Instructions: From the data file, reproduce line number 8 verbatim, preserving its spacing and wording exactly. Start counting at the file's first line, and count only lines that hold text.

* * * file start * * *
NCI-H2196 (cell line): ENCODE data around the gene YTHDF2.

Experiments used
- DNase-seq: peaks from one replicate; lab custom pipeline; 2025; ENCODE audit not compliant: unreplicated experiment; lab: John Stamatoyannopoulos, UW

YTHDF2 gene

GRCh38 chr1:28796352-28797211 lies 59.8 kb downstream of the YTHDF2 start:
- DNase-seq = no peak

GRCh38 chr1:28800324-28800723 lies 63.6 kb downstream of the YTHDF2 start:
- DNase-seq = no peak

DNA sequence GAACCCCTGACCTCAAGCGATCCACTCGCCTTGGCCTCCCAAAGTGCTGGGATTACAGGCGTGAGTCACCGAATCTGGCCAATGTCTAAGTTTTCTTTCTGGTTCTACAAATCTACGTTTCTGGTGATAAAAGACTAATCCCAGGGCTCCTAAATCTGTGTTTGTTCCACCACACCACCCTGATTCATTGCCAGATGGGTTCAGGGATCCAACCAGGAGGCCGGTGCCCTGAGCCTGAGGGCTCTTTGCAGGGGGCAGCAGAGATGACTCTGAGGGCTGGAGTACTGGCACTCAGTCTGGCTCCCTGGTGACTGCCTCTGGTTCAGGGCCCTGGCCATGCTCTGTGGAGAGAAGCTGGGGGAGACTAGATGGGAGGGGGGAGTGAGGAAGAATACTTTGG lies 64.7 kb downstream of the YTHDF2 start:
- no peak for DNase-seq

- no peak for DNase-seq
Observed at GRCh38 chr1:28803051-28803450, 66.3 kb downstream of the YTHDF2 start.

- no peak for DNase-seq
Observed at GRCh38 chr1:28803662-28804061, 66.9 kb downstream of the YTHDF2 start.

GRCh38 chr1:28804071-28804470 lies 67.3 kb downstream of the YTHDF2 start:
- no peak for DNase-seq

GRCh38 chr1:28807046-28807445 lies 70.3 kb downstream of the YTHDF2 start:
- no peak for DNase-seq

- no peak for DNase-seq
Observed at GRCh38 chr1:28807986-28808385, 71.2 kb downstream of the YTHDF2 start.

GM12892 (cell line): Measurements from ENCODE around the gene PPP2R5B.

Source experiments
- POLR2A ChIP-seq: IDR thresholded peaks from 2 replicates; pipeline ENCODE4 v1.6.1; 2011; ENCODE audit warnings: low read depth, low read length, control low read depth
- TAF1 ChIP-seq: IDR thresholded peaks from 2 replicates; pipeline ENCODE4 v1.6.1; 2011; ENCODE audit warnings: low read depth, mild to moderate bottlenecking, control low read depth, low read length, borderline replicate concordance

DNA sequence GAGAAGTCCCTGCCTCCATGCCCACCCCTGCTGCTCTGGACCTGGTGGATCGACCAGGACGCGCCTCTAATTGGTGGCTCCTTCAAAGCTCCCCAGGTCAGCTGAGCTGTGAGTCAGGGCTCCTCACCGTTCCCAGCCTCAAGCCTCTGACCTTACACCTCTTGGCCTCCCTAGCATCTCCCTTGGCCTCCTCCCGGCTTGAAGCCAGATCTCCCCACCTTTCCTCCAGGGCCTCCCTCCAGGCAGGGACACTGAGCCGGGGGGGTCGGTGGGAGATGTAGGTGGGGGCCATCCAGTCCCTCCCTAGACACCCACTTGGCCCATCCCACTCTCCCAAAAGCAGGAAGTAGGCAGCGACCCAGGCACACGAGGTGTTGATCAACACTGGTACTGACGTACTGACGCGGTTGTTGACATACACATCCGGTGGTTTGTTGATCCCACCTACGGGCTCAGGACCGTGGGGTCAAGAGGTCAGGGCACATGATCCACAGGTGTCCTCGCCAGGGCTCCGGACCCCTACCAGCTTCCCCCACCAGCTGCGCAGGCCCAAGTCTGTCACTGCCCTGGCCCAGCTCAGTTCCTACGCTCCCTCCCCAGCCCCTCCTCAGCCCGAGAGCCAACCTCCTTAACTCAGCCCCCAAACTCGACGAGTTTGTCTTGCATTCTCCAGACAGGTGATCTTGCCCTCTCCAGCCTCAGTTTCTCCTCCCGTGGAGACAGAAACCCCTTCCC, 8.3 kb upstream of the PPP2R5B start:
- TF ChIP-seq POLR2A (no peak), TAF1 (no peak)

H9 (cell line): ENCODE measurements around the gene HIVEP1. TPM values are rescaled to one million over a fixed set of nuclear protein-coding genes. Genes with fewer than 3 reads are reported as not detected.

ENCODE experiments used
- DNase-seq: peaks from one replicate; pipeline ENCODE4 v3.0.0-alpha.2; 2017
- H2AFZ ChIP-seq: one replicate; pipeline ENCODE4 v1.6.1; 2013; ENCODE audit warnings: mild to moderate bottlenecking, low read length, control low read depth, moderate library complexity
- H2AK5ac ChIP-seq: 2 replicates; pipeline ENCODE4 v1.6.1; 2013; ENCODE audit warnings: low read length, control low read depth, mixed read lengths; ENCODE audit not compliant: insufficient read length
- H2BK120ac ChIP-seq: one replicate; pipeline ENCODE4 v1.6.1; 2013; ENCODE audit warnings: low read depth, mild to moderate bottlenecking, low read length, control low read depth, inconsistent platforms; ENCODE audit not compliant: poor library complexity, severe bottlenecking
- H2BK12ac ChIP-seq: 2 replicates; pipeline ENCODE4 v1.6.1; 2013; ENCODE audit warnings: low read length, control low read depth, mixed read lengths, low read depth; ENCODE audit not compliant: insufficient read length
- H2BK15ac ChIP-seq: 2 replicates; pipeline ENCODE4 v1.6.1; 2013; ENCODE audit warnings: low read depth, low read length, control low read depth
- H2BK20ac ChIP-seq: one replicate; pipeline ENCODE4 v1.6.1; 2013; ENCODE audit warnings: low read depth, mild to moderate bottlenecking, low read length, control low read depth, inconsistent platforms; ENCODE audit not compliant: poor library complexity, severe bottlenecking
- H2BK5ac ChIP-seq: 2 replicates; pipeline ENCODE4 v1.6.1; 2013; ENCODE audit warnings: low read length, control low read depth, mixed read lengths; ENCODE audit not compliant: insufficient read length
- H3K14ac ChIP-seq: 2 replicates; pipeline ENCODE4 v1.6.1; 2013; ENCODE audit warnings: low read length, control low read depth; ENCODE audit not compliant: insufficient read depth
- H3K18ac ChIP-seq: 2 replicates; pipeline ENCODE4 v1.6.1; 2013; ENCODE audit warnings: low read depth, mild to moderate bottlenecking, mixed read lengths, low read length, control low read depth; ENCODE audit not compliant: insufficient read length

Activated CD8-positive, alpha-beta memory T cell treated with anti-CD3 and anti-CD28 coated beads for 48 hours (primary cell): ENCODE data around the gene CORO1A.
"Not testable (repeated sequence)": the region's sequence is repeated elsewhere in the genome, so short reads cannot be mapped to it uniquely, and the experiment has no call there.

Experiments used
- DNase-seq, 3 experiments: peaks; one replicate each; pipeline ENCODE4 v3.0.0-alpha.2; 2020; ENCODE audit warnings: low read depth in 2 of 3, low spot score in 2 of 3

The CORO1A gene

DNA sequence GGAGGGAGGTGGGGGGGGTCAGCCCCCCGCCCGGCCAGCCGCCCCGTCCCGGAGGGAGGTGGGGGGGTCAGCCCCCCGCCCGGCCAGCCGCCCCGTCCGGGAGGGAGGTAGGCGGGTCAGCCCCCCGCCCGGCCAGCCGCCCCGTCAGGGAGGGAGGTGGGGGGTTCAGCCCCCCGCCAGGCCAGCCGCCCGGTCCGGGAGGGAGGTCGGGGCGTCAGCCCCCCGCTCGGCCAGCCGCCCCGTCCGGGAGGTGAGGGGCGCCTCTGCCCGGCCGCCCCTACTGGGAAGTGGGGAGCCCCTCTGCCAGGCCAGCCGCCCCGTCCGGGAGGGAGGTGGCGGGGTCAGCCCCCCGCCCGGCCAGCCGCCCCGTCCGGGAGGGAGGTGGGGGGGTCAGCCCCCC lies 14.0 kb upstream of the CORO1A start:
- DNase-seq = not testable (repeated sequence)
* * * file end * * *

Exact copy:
- DNase-seq = no peak